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Prediction, Fiction, and Science Policy: The Jurassic Park Syndrome


Michael Crichton needsto visit anER for an arrogancectomy…

It’s amazing to me how global warming is now accepted as fact, when not too long ago it was still being described as possibly a climate condition that appears, and has appeared, from time to time in the course of the lifespan of the earth. There now seems to be an article every week in the major press about the latest discoveries confirming a warming trend thatdoes not appear to be part of some grand cycle through earth’s history. This has led several countries and continentsto proclaim global warming to be the BIGGEST threat to humanity in the not-so-long term, enacting legislation and controlsthat will stem thetide of further warming.

The U.S. is not one of them, of course.Hopefully, this sad state of affairs will begin to change with the new makeup of Congress. If so, it will be those who aren’tfans of Michael Crichton that may make the difference.

From Jurassic Park to ER, Crichton’s fortune has been built with high-concept, rapid paced stories for which science and medicine is the backdrop of human drama. I can’t comment on the medicine in ER - Crichton is an MD, after all, but the Jeff Goldblum riffs on chaos theory in Jurassic Park are mostly a juxtaposition of concepts that don’t make sense in terms of connecting chaos concepts with re-generatingdinosaurs. But the mathematics, or rather the portrayal of a pretty cool mathematician certainly adds high drama to the storyline, with the benefit being that Chaos Theory now has a certain cachet that it would never have otherwise. Literature as an entry to science is definitely a good thing.

Crichton hasn’t done nearly as well with the science of global warming in the book State of Fear. Crichton’s take on global warming is an extreme one - in fact he draws an analogy with the eugenics movement of the late 19th -early 20th century. The analogy is that a "theory" can be adopted and made part of the political and social milieu, and then ultimately proved incorrect, discrediting years of effort and leading to wasted time and resources. In the case of eugenics, the problem is far worse: science seemingly gave "rational" reasons for racism - reasons that are still quoted in support of the views of hate groups everywhere.

Even though he states that he is not implying that global warming is equivalent in any way to eugenics - he only wants the analogy clear, to me the damage is done. Here are his words from an intro to State of Fear, titled Why Politicized Science is Dangerous:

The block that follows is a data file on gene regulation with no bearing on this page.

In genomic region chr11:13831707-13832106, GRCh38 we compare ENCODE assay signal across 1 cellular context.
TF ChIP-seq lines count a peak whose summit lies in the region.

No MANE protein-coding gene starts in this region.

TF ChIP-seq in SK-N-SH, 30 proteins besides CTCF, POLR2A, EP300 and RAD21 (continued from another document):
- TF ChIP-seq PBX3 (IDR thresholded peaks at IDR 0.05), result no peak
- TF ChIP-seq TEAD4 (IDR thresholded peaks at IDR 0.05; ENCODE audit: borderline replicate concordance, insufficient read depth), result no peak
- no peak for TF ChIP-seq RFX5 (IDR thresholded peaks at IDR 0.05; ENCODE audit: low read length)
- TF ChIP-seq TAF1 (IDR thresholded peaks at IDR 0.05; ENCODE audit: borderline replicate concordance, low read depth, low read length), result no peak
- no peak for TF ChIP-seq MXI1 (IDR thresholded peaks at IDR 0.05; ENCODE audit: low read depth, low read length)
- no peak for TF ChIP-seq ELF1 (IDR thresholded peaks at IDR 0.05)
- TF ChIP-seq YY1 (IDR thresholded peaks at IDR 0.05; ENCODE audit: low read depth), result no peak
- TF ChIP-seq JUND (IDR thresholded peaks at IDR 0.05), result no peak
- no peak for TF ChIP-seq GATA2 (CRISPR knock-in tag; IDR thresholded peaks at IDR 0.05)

Now we are engaged in a great new theory that once again has drawn the support of politicians, scientists, and celebrities around the world. Once again, the theory is promoted by major foundations. Once again, the research is carried out at prestigious universities. Once again, legislation is passed and social programs are urged in its name. Once again, critics are few and harshly dealt with. Once again, the measures being urged have little basis in fact or science. Once again, groups with other agendas are hiding behind a movement that appears high-minded. Once again, claims of moral superiority are used to justify extreme actions. Once again, the fact that some people are hurt is shrugged off because an abstract cause is said to be greater than any human consequences. Once again, vague terms like sustainability and generational justice --- terms that have no agreed definition --- are employed in the service of a new crisis. I am not arguing that global warming is the same as eugenics. But the similarities are not superficial. And I do claim that open and frank discussion of the data, and of the issues, is being suppressed. Leading scientific journals have taken strong editorial positions of the side of global warming, which, I argue, they have no business doing. Under the circumstances, any scientist who has doubts understands clearly that they will be wise to mute their expression.

Notice how Crichton slips in the line "Once again, the fact that some people are hurt is shrugged off because an abstract cause is said to be greater than any human consequences". He doesn’t exactly describe why global warming is hurting some people. I find this statement incredibly offensive because of its juxtaposition with eugenics - a movement that was the total antithesis of the whole-earth concerns of global warming.